In this work, we propose one more optical method to differentiate biological tissue based on fluence rate distribution. The optical fluence rate distribution depends on the optical tissue parameters and hence displaying and investigating such distribution can provide a diagnostic tool. This work presents another medical diagnostic tool that is based of optical fluence rate distribution images rather than previous methods that depend on optical parameters values, this provide an image-based diagnostic tool which is usually preferred by physicians. This method could be helpful in monitoring tissue physiological changes through some medical processes like bio-stimulation or photodynamic therapy.

To obtain the fluence rate distribution, we used the distant-detector method in an ex vivo study to measure the steady sate diffuse reflectance and diffuse transmittance as well as collimated transmittance for different tissue samples. The measured values were provided to the Kubelka-Munk model to calculate the values of the absorption coefficient µa, the scattering coefficient µs and the anisotropy $g$. Laser types used in this work are He-Ne laser at 635 nm and semiconductor laser diode at 808 nm.

In an intermediate step, the obtained values of optical parameters were entered into Monte-Carlo modeling of light transport in multilayered tissue (MCML) code to predict the corresponding diffuse reflectance and transmittance [4]. This step is used as a performance evaluation and validation. The obtained optical parameters were then used in the diffusion equation to predict the fluence rate distribution at the surface of the samples using the finite element method.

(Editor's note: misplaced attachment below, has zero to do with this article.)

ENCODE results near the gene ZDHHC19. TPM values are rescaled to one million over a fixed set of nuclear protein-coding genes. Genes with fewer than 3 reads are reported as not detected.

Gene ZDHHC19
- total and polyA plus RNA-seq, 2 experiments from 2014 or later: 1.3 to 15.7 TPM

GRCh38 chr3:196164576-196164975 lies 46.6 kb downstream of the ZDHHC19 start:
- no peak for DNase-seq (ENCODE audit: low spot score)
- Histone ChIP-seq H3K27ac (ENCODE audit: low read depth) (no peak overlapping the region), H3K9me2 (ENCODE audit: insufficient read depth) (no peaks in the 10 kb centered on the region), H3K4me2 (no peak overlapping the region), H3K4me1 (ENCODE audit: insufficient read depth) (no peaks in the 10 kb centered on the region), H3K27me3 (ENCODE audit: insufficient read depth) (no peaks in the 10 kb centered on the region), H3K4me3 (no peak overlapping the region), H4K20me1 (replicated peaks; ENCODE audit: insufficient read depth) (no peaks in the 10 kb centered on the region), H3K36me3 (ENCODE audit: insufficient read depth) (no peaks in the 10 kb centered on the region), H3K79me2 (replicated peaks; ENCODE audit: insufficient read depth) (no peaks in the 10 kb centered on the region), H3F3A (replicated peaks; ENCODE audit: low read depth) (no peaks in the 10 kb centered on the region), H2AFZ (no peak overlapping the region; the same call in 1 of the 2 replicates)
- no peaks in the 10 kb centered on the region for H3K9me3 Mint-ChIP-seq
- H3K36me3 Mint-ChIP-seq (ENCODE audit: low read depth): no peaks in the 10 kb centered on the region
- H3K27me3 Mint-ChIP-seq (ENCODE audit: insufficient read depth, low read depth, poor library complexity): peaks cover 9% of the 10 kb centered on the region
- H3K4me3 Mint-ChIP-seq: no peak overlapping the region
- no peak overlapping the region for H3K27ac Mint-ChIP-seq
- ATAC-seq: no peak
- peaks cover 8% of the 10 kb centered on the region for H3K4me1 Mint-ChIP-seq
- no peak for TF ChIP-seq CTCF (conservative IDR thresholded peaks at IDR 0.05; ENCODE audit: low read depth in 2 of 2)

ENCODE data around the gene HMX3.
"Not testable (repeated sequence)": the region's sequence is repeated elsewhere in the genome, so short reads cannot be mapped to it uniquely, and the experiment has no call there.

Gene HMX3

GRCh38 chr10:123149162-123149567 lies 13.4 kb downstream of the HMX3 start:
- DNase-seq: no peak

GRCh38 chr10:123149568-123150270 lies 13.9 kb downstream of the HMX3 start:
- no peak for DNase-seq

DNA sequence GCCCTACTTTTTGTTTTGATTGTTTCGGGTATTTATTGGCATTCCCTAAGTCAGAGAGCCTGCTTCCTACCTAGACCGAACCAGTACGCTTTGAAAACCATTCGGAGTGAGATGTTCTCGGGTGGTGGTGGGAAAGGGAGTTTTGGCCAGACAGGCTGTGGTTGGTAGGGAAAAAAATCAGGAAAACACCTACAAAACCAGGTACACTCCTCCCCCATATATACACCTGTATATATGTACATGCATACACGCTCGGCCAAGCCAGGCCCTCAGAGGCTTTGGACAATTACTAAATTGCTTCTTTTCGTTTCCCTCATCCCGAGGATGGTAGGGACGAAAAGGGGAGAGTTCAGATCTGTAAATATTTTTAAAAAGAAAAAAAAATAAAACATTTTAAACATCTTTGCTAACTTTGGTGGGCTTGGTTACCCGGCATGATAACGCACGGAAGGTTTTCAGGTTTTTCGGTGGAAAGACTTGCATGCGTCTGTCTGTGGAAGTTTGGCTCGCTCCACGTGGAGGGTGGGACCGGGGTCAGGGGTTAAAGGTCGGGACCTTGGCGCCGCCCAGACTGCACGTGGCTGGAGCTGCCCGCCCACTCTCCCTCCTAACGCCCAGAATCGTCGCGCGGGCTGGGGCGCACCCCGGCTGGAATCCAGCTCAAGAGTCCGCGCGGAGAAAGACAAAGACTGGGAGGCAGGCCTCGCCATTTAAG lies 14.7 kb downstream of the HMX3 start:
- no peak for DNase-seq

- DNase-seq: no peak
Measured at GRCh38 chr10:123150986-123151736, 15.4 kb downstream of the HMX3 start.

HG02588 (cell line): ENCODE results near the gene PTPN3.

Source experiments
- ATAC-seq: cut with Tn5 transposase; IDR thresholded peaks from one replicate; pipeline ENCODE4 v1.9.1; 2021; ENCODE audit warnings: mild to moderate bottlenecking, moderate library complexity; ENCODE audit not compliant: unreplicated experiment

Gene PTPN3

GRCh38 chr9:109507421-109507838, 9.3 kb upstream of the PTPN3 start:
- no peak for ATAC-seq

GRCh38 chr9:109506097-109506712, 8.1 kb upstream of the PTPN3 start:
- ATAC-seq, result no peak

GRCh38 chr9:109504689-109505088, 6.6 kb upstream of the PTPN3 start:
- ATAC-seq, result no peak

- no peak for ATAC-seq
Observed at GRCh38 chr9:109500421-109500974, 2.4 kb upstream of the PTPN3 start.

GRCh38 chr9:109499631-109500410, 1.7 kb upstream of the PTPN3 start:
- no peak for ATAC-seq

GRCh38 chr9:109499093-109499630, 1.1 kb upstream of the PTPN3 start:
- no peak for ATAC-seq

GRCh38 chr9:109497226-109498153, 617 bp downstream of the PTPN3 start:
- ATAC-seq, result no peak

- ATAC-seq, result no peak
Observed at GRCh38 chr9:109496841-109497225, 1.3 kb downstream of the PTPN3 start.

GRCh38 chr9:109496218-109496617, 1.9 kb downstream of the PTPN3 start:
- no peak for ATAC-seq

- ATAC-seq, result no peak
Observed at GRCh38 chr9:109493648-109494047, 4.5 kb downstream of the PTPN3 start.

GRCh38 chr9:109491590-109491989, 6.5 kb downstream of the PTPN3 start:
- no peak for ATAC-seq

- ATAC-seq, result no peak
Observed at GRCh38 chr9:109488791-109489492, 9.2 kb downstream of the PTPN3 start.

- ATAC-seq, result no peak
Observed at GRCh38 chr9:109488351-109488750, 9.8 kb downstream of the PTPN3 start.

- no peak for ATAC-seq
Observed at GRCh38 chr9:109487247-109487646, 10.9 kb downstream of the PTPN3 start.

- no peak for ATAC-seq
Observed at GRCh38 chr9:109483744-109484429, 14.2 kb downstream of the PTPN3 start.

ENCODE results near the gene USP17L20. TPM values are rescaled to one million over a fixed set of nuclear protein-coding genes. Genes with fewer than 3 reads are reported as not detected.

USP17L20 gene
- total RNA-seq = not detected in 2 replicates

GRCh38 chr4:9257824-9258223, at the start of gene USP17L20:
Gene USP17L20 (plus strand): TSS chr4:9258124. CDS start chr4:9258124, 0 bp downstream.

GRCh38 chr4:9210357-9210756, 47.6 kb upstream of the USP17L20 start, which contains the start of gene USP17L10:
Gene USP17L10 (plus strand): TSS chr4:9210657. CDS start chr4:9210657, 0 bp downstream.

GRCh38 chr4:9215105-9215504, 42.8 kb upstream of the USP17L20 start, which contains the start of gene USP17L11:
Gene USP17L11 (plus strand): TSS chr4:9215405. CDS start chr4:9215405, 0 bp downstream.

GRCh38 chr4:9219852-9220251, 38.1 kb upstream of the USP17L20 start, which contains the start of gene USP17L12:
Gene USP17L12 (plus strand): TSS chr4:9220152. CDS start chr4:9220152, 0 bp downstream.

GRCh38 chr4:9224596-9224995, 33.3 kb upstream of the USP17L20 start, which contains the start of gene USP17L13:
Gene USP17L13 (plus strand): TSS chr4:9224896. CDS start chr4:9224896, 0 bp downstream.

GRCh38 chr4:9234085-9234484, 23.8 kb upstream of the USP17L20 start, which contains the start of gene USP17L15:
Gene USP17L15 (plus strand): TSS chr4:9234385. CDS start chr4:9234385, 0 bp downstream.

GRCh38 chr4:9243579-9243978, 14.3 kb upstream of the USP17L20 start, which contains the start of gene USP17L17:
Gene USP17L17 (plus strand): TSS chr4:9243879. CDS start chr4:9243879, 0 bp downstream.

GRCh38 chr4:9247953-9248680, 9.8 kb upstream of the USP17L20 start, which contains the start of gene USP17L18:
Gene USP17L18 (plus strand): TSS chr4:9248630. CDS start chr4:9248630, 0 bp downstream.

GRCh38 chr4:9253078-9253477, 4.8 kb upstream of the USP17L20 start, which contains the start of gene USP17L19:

## 2. Materials and Methods

In this work, diffuse reflectance and transmittance of biological samples were measured experimentally using a distant detector-based setup and the optical parameters were estimated using Kubelka-Munk model then the diffusion equation was used to obtain the fluence rate distribution at the sample boundary. The fluence rate distributions were then investigated and analyzed to extract discriminant features that can be used to differentiate tissue types.

#### 2.1. Sample Preparation

In this study two types of tissues: namely chicken liver and chicken skin, were used in normal and coagulated conditions. The normal chicken liver used in the normal condition has a slice of 2 mm thickness. The sample was frozen for 24 h after the chicken was slaughtered. To make a coagulated chicken liver sample, the sample was boiled for 3 min in water at 95 °C. Samples from chicken skin of 1 mm thickness were also prepared in normal and boiled conditions to make the measurements.